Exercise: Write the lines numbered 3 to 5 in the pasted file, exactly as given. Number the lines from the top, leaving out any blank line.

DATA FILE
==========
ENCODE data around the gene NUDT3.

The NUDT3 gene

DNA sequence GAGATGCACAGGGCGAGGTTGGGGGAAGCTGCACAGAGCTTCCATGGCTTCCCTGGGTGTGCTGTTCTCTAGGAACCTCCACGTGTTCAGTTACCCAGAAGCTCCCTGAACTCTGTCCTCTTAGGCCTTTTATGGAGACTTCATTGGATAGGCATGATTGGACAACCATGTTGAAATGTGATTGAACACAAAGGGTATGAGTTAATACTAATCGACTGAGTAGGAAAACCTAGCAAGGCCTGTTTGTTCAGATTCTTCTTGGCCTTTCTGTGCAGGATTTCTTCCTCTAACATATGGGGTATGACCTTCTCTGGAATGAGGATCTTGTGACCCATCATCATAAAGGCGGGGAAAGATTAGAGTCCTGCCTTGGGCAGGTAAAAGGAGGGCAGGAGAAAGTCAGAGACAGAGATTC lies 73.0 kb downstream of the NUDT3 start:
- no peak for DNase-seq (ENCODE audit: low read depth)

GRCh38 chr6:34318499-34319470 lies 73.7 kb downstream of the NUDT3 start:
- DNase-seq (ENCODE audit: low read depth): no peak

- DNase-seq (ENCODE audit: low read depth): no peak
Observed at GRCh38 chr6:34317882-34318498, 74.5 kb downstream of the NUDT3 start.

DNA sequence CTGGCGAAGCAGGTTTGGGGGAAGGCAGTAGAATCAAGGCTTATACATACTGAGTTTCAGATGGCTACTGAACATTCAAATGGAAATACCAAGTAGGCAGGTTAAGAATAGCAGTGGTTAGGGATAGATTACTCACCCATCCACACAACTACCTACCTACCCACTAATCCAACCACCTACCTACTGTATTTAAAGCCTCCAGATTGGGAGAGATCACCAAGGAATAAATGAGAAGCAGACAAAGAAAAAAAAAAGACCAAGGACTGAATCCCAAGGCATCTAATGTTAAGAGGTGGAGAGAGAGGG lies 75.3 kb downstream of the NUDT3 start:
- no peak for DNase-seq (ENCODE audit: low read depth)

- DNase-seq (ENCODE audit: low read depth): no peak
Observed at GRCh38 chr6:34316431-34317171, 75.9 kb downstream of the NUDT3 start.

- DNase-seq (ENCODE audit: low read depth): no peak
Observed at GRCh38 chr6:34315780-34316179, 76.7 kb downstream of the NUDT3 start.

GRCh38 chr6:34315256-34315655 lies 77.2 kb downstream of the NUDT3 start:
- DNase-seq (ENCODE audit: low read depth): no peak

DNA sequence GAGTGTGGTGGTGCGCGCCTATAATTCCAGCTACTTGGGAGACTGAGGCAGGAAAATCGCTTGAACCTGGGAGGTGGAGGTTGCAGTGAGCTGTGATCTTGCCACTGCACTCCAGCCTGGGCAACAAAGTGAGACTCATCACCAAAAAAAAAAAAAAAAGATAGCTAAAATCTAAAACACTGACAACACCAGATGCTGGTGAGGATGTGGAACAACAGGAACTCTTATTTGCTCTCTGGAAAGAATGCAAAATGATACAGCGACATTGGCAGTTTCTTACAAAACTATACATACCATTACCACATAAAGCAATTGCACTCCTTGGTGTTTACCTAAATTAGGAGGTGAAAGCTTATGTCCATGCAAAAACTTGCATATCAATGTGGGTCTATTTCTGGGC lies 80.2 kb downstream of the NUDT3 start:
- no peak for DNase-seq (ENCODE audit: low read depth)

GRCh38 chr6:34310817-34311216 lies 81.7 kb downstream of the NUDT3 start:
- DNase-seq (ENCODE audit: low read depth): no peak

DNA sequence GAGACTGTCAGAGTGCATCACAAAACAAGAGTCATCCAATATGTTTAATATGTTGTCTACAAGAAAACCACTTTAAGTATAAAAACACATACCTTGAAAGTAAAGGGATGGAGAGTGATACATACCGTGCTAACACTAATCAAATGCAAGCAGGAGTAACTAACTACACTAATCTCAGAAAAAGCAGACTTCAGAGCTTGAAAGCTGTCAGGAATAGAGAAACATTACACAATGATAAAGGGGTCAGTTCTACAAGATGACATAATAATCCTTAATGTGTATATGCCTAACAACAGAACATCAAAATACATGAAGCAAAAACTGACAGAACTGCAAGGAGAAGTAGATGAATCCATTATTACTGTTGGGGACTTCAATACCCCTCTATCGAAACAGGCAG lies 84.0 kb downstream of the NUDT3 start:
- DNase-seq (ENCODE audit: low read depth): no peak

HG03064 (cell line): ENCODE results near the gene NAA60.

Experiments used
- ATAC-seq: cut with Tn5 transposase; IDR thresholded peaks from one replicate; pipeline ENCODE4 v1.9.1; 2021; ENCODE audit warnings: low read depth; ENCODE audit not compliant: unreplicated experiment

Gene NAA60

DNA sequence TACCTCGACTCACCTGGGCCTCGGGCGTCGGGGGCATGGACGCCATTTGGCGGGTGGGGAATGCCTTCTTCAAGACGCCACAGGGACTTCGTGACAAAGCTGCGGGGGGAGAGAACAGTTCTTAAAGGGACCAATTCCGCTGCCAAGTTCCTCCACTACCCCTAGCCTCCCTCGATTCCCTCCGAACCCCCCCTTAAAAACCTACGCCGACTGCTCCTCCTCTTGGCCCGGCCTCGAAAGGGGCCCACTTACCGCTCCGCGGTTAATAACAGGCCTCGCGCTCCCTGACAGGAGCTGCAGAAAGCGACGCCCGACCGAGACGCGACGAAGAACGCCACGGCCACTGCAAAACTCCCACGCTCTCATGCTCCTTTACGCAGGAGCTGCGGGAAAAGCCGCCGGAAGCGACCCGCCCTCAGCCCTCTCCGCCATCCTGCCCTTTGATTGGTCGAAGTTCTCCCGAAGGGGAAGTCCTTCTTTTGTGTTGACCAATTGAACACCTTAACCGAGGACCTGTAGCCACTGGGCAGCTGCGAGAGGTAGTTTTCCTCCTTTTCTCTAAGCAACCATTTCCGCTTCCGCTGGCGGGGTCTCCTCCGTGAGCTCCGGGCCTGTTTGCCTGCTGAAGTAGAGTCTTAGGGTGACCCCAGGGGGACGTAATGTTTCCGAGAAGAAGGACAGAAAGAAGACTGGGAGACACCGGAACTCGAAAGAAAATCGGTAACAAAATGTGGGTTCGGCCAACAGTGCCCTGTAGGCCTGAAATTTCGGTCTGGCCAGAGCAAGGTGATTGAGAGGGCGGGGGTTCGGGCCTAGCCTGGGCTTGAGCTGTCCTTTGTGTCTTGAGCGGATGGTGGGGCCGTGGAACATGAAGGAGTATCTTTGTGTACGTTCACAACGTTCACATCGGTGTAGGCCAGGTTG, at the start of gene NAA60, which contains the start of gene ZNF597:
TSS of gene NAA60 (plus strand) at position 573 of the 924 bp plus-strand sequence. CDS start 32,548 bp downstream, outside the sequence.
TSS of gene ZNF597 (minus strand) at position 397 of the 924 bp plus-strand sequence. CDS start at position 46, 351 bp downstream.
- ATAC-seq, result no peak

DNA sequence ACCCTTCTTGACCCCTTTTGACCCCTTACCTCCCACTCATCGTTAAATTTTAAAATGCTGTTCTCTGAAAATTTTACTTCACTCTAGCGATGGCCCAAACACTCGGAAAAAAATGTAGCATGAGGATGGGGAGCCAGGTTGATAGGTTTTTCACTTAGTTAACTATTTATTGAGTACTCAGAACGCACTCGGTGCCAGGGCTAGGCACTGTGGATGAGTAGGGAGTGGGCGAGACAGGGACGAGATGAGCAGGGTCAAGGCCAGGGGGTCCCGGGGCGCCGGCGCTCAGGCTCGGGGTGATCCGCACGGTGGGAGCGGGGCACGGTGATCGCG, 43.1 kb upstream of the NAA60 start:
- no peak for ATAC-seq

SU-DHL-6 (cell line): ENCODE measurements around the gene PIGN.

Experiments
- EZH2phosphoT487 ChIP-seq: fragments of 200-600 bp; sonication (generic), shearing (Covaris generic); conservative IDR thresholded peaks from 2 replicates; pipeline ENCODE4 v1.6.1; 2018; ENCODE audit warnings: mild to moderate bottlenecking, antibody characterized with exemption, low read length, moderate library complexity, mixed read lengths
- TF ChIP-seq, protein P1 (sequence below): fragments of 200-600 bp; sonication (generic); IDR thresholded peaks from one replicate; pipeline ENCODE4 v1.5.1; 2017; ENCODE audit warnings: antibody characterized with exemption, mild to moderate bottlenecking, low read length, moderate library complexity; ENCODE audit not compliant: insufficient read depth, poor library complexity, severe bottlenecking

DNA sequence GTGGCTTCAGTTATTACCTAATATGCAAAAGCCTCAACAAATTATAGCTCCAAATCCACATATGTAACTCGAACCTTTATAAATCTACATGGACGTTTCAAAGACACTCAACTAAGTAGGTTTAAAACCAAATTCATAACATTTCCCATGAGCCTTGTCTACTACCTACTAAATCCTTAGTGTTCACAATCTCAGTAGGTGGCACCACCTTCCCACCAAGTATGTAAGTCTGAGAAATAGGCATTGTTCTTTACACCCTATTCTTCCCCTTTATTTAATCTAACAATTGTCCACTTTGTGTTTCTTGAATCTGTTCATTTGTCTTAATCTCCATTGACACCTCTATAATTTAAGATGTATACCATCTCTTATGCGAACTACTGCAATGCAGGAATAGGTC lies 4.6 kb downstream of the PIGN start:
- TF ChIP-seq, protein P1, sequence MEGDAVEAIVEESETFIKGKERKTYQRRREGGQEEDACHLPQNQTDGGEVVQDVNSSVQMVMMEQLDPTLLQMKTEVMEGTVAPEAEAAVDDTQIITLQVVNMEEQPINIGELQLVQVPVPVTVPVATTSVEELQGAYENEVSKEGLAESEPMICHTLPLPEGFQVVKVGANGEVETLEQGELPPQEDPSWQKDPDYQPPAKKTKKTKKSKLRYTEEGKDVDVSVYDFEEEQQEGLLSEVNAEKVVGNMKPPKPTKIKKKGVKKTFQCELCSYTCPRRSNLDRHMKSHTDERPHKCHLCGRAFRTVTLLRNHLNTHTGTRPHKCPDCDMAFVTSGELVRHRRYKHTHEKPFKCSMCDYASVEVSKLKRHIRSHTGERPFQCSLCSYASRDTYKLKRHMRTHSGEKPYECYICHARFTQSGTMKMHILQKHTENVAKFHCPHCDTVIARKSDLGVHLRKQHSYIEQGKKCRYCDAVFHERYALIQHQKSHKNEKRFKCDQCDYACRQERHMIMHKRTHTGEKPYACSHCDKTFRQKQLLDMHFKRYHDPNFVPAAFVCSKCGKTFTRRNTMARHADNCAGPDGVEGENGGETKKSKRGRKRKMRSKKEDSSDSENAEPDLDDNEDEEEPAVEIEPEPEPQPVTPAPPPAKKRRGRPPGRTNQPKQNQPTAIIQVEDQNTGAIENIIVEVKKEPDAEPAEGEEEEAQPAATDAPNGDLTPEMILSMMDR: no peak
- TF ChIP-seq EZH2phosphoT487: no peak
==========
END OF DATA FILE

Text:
DNA sequence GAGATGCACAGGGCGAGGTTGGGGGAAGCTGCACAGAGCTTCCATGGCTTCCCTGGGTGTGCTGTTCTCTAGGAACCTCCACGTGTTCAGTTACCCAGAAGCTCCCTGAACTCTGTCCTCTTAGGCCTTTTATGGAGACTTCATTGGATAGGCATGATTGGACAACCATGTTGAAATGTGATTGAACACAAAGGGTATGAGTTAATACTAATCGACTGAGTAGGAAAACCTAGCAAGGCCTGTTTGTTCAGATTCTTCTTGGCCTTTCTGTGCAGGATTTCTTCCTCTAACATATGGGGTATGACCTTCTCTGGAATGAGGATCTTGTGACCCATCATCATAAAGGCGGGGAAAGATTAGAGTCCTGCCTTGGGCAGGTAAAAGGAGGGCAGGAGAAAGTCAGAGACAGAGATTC lies 73.0 kb downstream of the NUDT3 start:
- no peak for DNase-seq (ENCODE audit: low read depth)

GRCh38 chr6:34318499-34319470 lies 73.7 kb downstream of the NUDT3 start: